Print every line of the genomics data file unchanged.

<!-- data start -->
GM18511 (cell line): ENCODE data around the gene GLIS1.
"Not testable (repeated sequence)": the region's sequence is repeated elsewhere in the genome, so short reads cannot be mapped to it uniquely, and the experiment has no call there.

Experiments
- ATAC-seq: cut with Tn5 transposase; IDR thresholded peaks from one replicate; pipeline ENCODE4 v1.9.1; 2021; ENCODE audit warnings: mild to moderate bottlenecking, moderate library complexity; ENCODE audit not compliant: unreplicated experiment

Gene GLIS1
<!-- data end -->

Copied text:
GM18511 (cell line): ENCODE data around the gene GLIS1.
"Not testable (repeated sequence)": the region's sequence is repeated elsewhere in the genome, so short reads cannot be mapped to it uniquely, and the experiment has no call there.

Experiments
- ATAC-seq: cut with Tn5 transposase; IDR thresholded peaks from one replicate; pipeline ENCODE4 v1.9.1; 2021; ENCODE audit warnings: mild to moderate bottlenecking, moderate library complexity; ENCODE audit not compliant: unreplicated experiment

Gene GLIS1